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Who was Anne Evans?

For those of you who live in and around Denver, have you considered who to thank for the flourishing arts and culture establishments around our beautiful city? From the Denver Public Library to the Civic Center, and the Denver Art Museum, the Mile High City is filled with artistic gems. In honor of Women’s History Month, we wanted to highlight a special woman who helped pioneer these establishments to reach their current status. 

Anne Evans was born on January 23, 1871 as the youngest child of John Evans and Margaret Patten Gray, the former governor and first lady of the then Colorado Territory. Evans was born in London while her family was on a trip abroad, but went on to live the majority of her life in Colorado, splitting her time between the family’s ranch and their home in Denver. From an early age, Evans showed a great aptitude for art and went on to pursue a world-class education in the arts.  

With the help of her family’s wealth and status, Evans went on to foster the Denver art scene by commissioning works by artists she admired and connecting them with collectors and jobs. For that reason, she was appointed by the mayor in 1904 to the newly created Denver Art Commission. Six years later, the Carnegie Library opened in the Civic Center’s first building, the McNichols building. Between her work at the Artists’ Club of Denver, the Denver Art Commission, and the Denver Public Library Commission, Evans was able to secure a permanent gallery in the McNichols building for artists. Evans continued to be a pioneer in the arts and culture space. The same year the McNichols building was completed, she became the first woman in the country to ever hold office as the President of the Library Commission. 

In 1922, when the Artists’ Club of Denver formally became the Denver Art Museum, Evans was named the interim director and went on to oversee the organization at the highest level. With her keen eye for quality craft, Evans was a proponent of advancing public perception surrounding Native American art as fine art. Under Evans, the Denver Art Museum became the first museum in the country to have a Native American art exhibition, which soon became known as the Native Arts Department, which housed many pieces donated from Evans’ personal collection.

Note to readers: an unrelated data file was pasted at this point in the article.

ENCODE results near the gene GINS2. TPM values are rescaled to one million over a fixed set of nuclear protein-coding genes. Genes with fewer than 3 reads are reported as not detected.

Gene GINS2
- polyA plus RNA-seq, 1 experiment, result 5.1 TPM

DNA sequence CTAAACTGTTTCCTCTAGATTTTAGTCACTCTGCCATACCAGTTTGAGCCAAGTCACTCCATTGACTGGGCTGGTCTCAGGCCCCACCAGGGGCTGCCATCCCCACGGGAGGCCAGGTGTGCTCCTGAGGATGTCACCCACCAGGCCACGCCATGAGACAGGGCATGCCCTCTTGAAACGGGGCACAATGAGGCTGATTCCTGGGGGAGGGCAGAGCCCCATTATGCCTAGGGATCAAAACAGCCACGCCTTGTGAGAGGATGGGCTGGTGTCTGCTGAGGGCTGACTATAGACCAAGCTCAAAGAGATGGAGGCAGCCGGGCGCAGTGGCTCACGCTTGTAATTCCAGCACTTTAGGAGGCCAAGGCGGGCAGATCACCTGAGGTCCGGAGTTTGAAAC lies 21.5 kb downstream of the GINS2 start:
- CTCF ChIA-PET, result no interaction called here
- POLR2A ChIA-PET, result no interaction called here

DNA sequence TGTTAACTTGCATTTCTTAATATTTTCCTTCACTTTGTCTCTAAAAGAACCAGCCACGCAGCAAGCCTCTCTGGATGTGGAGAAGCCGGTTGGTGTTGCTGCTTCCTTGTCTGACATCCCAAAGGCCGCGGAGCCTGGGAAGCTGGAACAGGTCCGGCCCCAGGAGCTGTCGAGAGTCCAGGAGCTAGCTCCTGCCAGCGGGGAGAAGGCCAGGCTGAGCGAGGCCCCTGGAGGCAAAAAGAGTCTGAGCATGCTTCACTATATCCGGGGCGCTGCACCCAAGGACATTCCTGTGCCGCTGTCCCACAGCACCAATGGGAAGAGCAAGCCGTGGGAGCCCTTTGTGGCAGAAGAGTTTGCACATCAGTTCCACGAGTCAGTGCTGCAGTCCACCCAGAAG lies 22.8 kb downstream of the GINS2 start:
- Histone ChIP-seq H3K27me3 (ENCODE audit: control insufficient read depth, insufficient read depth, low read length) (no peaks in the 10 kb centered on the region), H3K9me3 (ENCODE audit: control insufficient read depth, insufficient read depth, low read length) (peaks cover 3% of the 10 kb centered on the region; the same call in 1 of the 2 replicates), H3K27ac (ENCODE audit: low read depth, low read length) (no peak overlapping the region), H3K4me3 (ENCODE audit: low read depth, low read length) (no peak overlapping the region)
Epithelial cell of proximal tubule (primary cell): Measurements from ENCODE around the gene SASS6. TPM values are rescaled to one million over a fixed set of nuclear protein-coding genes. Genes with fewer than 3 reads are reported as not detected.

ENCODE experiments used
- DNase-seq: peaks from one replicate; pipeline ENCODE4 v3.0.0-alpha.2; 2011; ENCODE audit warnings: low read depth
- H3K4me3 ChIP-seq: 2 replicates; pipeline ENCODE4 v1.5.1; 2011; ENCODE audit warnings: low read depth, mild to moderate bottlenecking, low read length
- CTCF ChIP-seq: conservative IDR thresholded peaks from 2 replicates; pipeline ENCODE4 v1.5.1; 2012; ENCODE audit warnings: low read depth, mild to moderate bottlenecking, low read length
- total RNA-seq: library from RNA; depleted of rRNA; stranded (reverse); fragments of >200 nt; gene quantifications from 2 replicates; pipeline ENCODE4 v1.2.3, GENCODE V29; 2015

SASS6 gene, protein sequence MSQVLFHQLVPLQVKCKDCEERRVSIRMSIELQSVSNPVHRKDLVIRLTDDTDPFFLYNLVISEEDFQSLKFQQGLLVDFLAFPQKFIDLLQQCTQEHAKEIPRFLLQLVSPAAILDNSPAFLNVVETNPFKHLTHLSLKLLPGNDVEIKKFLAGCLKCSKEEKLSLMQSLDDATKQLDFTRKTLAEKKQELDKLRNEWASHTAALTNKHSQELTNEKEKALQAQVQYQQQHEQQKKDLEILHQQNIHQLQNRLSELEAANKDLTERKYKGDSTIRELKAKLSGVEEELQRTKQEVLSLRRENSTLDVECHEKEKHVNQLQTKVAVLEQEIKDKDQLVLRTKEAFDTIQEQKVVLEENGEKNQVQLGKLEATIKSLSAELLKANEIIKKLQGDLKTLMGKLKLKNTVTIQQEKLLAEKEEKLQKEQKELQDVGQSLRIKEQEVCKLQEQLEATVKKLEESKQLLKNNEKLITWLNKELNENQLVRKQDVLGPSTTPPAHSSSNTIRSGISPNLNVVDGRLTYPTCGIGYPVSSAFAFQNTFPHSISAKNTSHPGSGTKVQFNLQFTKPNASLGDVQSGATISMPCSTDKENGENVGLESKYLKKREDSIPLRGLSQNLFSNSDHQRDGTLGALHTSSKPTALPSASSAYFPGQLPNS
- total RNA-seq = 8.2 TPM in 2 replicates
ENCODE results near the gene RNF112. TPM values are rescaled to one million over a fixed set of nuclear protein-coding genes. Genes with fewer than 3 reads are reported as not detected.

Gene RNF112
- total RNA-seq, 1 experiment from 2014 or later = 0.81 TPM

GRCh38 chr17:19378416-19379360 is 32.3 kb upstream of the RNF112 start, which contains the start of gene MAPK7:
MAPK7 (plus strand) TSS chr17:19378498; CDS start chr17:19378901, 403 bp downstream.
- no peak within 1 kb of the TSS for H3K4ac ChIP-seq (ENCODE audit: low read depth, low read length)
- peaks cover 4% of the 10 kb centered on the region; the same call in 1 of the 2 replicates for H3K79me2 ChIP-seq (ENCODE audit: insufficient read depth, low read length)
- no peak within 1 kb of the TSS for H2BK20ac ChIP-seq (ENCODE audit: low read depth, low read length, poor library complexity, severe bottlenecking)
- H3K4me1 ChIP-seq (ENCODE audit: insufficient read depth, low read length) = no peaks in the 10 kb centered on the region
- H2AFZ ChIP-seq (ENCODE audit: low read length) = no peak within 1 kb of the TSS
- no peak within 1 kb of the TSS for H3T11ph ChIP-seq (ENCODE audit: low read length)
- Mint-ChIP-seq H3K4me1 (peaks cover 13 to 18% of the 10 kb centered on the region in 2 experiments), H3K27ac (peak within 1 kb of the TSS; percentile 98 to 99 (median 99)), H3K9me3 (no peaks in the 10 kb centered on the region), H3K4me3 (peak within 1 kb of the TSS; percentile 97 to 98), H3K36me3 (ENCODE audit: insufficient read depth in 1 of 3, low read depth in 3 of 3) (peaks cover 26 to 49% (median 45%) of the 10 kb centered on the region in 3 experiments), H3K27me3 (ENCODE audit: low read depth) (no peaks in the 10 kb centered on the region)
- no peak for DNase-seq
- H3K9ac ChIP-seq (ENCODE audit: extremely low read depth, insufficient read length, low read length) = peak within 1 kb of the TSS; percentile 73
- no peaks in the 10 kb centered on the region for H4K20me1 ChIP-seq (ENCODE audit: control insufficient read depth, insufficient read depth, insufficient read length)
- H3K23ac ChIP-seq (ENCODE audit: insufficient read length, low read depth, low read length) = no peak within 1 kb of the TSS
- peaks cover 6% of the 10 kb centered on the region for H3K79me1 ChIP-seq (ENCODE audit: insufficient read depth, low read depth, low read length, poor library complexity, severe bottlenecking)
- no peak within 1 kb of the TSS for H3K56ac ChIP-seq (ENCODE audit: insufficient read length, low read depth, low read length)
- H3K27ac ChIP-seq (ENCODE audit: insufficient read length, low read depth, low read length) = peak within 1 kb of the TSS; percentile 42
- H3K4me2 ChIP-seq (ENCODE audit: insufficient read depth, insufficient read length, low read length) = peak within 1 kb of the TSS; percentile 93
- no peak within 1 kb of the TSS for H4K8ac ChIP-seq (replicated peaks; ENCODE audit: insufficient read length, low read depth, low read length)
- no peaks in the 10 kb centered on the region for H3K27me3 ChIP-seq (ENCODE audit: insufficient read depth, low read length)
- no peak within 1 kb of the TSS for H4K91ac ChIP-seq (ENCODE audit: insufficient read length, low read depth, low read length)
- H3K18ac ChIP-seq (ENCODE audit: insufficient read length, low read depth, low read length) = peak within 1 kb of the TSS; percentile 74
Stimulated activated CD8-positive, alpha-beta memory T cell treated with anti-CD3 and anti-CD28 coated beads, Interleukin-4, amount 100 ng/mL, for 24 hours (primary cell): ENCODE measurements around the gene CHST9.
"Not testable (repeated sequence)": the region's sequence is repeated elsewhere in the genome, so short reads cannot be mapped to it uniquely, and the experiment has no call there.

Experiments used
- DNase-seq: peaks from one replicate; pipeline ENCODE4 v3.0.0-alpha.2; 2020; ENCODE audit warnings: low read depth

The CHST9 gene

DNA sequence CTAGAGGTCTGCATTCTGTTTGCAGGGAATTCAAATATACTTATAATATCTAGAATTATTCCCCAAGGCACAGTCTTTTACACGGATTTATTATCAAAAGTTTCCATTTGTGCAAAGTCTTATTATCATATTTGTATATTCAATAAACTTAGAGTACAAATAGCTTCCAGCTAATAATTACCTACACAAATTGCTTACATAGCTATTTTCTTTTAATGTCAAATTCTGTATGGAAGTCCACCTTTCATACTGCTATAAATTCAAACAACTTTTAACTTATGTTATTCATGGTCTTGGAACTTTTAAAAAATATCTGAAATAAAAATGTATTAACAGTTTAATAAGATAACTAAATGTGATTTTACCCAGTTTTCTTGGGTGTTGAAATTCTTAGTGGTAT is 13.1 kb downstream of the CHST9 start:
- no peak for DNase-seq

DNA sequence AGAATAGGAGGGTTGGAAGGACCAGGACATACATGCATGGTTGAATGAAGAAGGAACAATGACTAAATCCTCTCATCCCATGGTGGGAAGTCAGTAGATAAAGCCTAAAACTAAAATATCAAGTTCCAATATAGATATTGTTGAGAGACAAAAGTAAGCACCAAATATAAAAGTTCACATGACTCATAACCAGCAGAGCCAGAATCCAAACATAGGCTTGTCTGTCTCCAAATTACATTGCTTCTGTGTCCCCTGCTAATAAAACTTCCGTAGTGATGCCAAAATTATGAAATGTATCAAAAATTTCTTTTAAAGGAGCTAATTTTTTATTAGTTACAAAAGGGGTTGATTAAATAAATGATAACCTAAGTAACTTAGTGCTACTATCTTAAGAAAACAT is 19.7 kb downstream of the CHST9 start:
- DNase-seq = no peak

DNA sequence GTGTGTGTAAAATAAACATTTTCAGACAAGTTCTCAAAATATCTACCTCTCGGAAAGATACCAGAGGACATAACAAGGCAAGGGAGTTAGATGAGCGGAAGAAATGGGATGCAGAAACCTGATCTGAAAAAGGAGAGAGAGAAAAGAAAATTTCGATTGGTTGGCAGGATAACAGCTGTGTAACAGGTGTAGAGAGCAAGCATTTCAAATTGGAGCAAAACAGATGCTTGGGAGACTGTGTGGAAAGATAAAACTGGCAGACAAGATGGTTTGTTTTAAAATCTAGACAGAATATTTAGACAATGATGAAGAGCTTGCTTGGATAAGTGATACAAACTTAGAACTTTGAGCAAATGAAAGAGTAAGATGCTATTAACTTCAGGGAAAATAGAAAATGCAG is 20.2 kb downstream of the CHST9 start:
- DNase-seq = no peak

On January 6, 1941, Anne Evans died of a heart attack. As she requested upon her death, all of her possessions, including her own artwork, were destroyed for reasons that remain a mystery to this day. However, two surviving pieces by Evans were later discovered and are now displayed in her historic family home. The Byer-Evans mansion is now the location of the Colorado Center for Women’s History, on the same campus as the new Denver Art Museum. 

To this day, Anne Evans is considered the mother of the Denver arts community. Her influence and hard work are still evident in the city’s culture. Whether it be the institutions she helped found and advance, the barriers she broke, or the work she did to elevate the works of indigenous artists – her impact was immense. To learn even more about Denver’s history and the arts, check out Our History. Happy Women’s History Month!

Duncan, E. (2020, October 14). Anne Evans. Colorado Encyclopedia. Retrieved from


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